backpack: Mount Adams – Killen Creek & High Camp
On this two night backpacking trip, we camped near Killen Creek’s upper waterfall and hiked to High Camp, then left a day early when high wind and wildfire smoke threatened to impact the area.
- day 1 – Killen Creek trailhead to campsite: 4.5 miles, 1,533 ft. gain, 222 ft. loss
- day 2 – day hike to High Camp: 4.2 miles roundtrip, 952 ft. gain/loss
- day 3 – upper camp area exploration: 1 mile roundtrip, 220 ft. gain/loss
hike out to Killen Creek trailhead: 4.5 miles, 222 ft. gain, 1,533 ft. loss
- best months: mid-July to September
- location: Mount Adams Wilderness; nearest town: Trout Lake
- land management: Gifford Pinchot National Forest: Mount Adams Ranger Station
- trail conditions: Killen Creek Trail #113
- hike description: Washington Trails Association
- permits: self-issued at the trailhead
- trailhead pass: none required
Day 1: hike in to Killen Creek camp
The Killen Creek Trail is 3.1 miles in length and gains about 1,400 before ending when it reaches the Pacific Crest Trail (PCT). The trail is fairly dusty and ascends gradually through the forest for the first couple of miles, then through open terrain with meadows and views of Mount Adams. When we reached the PCT junction, we turned left, heading north for another mile to Killen Creek.
On my previous two trips here, I camped in the forested site near the lower waterfall but it was already taken so we spent some time looking for another camp. We found two empty sites closer to the upper waterfall (which I hadn’t seen before this trip) so we were happy to discover more of the scenic Killen Creek area.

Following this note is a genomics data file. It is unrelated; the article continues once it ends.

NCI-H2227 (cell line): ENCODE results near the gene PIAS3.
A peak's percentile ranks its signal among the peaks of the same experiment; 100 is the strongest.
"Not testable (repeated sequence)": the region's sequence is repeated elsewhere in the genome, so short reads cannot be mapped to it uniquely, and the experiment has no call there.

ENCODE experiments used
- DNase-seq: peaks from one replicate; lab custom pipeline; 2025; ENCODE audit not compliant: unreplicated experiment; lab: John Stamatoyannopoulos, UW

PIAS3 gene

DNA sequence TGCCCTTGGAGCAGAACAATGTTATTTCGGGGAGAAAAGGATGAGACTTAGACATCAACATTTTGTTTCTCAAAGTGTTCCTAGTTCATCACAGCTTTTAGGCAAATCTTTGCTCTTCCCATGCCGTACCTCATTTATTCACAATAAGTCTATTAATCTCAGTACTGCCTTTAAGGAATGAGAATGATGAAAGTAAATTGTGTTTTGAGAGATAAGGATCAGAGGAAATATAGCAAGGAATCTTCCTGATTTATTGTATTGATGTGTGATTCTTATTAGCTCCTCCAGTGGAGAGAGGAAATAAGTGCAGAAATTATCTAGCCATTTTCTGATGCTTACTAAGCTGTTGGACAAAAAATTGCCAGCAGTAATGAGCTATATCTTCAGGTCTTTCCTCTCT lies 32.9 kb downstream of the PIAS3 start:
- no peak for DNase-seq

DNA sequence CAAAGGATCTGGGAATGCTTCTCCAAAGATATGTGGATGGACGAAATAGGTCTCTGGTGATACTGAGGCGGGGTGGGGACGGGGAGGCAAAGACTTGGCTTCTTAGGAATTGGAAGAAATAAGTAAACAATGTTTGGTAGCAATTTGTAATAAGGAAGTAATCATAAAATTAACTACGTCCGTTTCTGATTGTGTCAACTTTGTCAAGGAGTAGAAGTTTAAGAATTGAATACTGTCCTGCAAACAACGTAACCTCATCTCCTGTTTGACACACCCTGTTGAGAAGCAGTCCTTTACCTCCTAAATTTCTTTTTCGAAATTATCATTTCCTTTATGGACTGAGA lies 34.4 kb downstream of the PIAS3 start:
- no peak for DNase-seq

After setting up camp, we walked back to the footbridge and lower waterfall for sunset photos.
Day 2: hike to High Camp
From our camp at Killen Creek, we hiked back to the junction with the PCT and the Killen Creek Trail. This is where the short High Camp trail begins. Even though it’s only one mile, parts of this hike are difficult to follow. Working our way through several steep rocky sections, we kept our eyes open for cairns marking the route. Two of us still managed to take the wrong route across the shale talus slope before we turned back and found the trail. The last section turns and heads straight up a steep slope with loose rock. When I’m heading up sections like this, I always think about what it will be like coming back down.
The views from High Camp are worth the journey to get there. We wished we had more time to explore this area, but it was late in the day so we had a light lunch before heading back.
I especially like the views of Mount Rainier and Goat Rocks that are prevalent throughout this hike.
Heading back to camp, we took our time on the sections with loose scree: left foot, right foot…
Sunset on our second night was a treat, with clouds streaking the sky with pink color.
At camp, a Pacific Crest Trail (PCT) hiker setup camp near us and we got to learn about his northbound journey. Best of luck to you, Hobbs!
Day 3: exploring above our camp
On our third day, we decided to take it easy and do some exploring above our camp area. This turned out to be a good decision as we watched smoke plumes near Goat Rocks expand greatly over several hours and fill the horizon with wildfire smoke. We knew that high winds were expected in the evening that could bring the smoke to where we were, so we decided to hike out a day early. In the meantime, we climbed above the upper waterfall and found beautiful meadows with small streams running through them.
Smoke plume from the Goat Rocks wildfire filled the sky to the north.
Mount Rainier obscured by wildfire smoke
After our short hike, we packed up and hiked back to the trailhead. On the way home, we gave a ride to a southbound PCT hiker heading to Trout Lake. We hope to be trail angels and setup a food and drink station for thru-hikers so we got some advice from both of the PCT hikers as to what they would want… sodas, beer, fresh fruit, veggies and chairs to sit in were the consensus. Hopefully we will be able to do this soon.